Because Coca-Cola products are consumed in such great quantities and loved by nations worldwide, the illegal monopolistic actions that keep Coca-Cola atop the global company food-chain are mostly overlooked. The wealth associated with the Coca-Cola Company is more than likely going to continue to tempt political leaders like caciques to keep the company flourishing within Mexico. Unfortunately, Coca-Cola is already so involved politically, that when workers such as Agüero try to defend themselves against it, the Company simply needs to use force and manipulation to rid itself of the problem. As long as the product remains in demand, Coca-Cola will continue to impose on the people for the pure purpose of profit.

Brian Feliciano



  1. The issues of government scandals, work infringement, and monopolization are all addressed. Such government affiliation can only lead to a backwards movement of government if it is to be involved with big businesses. Workers are unable to have their rights due to forced limitations and exploitations. In addition, Coca-Cola is set on monopolizing the soft beverage industry, willing to pass any obstacle in its way.

    However, the issues of water deprivation, how money is spent, and the use of advertisements are not present. Water deprivation due to Coca-Cola's consumption of it leads to money being spent on Coca-Cola products as there is no water to be consumed. Also, the water is consciously being contaminated, and sold, to the people by Coca-Cola, forcing the people to by their goods. The major use of advertisements shows the dominance of Coca-Cola and begins to become imprinted into the minds of the people as a reoccurring force in society.

    Paul Popa

  2. While the political and economic crimes of the Coca Cola Company are accurately described here, the drastic consequences of these crimes are not addressed. The health of the Mexican people is suffering as a result of drinking so much Coke, and their freedoms have been reduced drastically and will continue to deteriorate as long as Coca Cola retains its unjust political and social power.

    On the worker's front, the controversy of Mr. Alvarado has been addressed, and the issue that Coca Cola plans to continue these unjust practices has been mentioned as well. What is not mentioned is that the consequence of these continued actions will be a completely helpless work force that has no bargaining power and will be completely subject to the iron fist of Coca Cola. Should these actions continue, the Coca Cola Company will become almost like a dictatorial government, where the workers may not challenge the ill practices of the higher ups, and cannot defend their own worker's rights. This will be cause development in all areas under Coca Cola influence to become regressive, seeing as how Coca Cola is a major political, economic and social force, should it establish this inner company control and authority in Mexico. This regressive nature would be due to the fact that Coca Cola would keep the country in a stationary position as long as it is earning the profit it seeks after so diligently.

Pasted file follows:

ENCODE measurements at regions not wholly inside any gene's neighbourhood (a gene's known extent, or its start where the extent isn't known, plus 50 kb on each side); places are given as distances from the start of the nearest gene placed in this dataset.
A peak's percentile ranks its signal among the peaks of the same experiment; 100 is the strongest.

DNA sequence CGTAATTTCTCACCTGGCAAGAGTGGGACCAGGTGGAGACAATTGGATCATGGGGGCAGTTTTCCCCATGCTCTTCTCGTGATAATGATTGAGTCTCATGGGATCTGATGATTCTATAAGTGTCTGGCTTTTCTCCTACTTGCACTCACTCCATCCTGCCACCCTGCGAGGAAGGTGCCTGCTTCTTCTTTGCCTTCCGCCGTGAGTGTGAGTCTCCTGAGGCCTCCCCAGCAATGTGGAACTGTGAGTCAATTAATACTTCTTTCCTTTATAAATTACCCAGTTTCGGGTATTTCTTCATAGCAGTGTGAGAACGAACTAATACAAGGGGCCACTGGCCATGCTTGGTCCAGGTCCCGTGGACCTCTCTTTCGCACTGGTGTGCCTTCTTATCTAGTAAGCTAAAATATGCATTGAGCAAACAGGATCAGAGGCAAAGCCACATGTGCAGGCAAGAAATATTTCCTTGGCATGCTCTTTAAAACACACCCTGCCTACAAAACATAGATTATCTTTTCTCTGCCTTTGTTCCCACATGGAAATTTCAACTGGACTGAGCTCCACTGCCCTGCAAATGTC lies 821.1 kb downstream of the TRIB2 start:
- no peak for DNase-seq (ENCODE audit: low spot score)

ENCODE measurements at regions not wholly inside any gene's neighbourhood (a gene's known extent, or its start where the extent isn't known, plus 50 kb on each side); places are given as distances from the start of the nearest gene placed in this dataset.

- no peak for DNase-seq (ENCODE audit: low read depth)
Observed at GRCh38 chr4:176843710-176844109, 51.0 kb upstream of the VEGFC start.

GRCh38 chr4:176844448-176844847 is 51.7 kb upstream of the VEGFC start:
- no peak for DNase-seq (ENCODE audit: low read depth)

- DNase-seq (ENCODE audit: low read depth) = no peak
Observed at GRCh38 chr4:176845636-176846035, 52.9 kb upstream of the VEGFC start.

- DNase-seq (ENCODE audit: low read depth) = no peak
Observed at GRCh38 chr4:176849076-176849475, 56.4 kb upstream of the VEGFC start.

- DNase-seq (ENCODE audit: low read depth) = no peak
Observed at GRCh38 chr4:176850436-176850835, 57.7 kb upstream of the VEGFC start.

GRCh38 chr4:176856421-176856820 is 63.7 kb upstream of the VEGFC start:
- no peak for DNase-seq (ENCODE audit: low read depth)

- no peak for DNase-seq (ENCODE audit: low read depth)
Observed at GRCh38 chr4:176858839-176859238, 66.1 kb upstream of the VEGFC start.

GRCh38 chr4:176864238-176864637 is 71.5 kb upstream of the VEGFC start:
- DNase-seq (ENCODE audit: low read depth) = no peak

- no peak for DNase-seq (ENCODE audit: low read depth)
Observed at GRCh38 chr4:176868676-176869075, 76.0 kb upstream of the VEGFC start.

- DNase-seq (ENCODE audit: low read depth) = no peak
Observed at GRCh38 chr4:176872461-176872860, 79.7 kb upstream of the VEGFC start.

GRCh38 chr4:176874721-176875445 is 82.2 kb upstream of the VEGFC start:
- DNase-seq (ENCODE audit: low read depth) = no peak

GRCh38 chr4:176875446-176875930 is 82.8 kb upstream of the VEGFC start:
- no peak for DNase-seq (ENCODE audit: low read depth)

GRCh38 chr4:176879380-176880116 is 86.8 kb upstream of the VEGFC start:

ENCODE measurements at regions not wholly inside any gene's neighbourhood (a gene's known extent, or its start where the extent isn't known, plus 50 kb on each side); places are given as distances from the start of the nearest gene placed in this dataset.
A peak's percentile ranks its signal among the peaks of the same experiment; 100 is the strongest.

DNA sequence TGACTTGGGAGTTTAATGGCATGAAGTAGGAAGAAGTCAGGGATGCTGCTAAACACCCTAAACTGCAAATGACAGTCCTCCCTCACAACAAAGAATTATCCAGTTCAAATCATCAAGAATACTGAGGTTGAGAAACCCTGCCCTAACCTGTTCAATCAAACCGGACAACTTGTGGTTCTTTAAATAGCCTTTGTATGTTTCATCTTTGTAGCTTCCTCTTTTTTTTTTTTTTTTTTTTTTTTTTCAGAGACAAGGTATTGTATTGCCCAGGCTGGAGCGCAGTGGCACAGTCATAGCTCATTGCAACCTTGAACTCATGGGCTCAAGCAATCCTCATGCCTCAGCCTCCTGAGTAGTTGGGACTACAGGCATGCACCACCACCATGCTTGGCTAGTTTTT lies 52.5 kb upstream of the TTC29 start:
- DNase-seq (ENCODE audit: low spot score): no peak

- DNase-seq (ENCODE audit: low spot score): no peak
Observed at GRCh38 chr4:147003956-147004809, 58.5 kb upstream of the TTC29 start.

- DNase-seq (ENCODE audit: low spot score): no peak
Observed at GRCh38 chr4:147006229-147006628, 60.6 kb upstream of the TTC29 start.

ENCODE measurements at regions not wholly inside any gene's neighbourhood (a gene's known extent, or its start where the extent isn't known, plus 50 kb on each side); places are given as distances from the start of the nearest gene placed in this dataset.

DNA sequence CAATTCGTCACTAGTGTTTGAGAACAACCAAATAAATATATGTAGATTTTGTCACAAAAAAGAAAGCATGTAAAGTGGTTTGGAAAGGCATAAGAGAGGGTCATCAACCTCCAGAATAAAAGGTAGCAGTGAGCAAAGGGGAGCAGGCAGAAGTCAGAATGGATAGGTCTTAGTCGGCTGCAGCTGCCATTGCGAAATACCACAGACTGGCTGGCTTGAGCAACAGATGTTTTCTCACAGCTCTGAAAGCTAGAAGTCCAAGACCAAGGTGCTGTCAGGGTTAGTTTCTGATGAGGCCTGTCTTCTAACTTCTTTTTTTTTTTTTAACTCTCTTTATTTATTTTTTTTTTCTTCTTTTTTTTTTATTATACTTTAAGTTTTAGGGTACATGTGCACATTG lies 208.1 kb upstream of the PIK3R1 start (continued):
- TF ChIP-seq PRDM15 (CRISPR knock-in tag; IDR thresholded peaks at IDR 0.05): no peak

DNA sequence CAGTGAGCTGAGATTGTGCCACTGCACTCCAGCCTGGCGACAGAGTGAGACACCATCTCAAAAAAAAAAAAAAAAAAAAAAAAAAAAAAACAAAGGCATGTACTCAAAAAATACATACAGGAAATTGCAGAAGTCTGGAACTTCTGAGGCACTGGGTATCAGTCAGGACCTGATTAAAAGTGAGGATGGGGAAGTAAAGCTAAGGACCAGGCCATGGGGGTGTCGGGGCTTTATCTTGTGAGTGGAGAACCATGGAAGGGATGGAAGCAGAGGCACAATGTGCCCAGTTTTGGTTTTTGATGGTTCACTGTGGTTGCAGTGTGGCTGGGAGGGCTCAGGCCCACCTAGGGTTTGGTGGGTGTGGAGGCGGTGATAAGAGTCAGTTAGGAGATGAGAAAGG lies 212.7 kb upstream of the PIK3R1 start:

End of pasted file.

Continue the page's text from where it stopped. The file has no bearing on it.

Vincent Viola

  3. Although this essay discussed in depth Coca-Cola's involvement in the corruption of the Mexican government, it lacked discussion of Coca-Cola's influence over the Mexican people. The essay brought up very good points such as the involvement of the caciques and brought to light how Mexican consumption of Coke was being controlled from within the government. The plummeting health conditions and deteriorating water supply were not discussed and played a huge role in Coca-Cola's Exploitation of Mexico. Despite these missing points, the essay was overall well supported and showcased how many of Coca-Cola's treacherous actions were overlooked because of its global image.

    Jenna Anne Chan

  4. The analysis of the effect of Coca Cola on the government of Mexico was very thorough. Although there are other aspects, such as the social changes and local economic impacts, this effectively displayed how ruthless and corrupt Coca Cola has become. It amazing that the country of Mexico is still able to function despite economic disadvantages that Coca Cola has placed upon it. Coca Cola is simply taking control of this nation's market by manipulating many small businesses in order to force the Mexican people to buy their soft drinks.